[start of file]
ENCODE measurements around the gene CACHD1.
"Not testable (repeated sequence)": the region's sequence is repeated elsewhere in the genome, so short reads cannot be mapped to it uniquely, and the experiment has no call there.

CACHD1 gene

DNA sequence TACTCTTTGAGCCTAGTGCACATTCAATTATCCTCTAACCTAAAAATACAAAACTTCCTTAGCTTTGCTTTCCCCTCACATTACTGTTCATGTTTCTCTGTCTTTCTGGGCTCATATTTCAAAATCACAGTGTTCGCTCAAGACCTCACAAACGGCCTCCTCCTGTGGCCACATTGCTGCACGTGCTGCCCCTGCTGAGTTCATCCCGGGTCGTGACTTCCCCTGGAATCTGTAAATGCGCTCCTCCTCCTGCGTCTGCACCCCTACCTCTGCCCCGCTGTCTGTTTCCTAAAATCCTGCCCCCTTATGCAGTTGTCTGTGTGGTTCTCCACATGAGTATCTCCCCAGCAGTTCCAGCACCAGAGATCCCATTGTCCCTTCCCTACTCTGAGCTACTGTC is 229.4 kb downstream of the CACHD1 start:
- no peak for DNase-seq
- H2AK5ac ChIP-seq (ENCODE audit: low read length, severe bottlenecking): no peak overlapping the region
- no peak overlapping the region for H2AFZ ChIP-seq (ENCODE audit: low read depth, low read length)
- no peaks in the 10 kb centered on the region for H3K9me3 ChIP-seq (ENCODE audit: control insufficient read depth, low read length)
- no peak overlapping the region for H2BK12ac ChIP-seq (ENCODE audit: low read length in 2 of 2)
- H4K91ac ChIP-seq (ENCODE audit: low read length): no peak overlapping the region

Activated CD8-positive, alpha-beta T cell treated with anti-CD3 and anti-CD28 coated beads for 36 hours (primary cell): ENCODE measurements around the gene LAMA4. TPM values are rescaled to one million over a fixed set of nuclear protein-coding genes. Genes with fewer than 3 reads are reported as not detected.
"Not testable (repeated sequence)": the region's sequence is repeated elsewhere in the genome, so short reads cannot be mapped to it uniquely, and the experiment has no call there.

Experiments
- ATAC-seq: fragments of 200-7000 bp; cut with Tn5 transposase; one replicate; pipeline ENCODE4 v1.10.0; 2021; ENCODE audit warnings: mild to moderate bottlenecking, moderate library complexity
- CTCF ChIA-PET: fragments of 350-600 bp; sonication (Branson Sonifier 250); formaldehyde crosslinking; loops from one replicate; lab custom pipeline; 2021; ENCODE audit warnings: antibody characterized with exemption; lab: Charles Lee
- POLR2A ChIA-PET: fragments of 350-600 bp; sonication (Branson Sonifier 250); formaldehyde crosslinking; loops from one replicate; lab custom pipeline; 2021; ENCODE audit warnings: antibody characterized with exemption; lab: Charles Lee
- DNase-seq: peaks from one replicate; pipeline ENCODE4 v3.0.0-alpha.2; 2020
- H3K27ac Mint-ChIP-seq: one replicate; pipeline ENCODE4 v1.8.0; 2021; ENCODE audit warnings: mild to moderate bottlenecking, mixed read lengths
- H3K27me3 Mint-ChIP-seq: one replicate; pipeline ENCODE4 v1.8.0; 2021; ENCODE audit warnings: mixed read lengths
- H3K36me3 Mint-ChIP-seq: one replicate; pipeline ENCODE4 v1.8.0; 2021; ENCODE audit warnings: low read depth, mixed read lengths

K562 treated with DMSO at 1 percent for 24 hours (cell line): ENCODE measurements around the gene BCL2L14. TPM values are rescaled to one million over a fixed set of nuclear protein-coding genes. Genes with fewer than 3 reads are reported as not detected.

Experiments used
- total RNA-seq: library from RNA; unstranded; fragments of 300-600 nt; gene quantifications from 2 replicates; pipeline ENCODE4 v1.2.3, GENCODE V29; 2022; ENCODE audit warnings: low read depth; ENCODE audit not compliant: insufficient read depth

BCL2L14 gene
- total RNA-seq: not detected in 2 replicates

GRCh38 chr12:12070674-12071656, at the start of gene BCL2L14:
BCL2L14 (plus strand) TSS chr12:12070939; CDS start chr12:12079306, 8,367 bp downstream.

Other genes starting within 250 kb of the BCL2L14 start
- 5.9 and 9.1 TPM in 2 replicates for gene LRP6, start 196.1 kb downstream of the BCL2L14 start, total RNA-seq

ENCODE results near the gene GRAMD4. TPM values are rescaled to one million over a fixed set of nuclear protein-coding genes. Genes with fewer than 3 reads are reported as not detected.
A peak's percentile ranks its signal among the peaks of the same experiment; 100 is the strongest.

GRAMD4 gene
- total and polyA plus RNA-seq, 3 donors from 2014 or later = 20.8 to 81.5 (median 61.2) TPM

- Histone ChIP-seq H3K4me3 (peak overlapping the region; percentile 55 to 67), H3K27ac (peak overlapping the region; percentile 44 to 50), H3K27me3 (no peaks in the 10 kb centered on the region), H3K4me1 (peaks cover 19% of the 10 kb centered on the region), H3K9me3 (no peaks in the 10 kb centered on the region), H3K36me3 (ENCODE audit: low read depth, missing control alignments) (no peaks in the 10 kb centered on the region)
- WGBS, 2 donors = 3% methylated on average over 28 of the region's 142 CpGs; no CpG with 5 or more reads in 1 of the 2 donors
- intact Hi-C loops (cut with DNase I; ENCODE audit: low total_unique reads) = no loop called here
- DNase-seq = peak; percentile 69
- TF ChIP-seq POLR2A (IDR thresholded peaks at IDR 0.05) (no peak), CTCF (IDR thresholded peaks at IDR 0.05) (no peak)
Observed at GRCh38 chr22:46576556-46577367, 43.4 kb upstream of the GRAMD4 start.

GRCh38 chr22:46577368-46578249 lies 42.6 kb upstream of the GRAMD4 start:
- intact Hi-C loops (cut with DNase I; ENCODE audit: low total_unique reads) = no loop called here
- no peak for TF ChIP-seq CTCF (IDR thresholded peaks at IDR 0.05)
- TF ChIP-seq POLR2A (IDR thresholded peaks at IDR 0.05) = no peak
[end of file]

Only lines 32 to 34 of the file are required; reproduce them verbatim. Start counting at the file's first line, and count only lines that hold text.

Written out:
GRAMD4 gene
- total and polyA plus RNA-seq, 3 donors from 2014 or later = 20.8 to 81.5 (median 61.2) TPM

- Histone ChIP-seq H3K4me3 (peak overlapping the region; percentile 55 to 67), H3K27ac (peak overlapping the region; percentile 44 to 50), H3K27me3 (no peaks in the 10 kb centered on the region), H3K4me1 (peaks cover 19% of the 10 kb centered on the region), H3K9me3 (no peaks in the 10 kb centered on the region), H3K36me3 (ENCODE audit: low read depth, missing control alignments) (no peaks in the 10 kb centered on the region)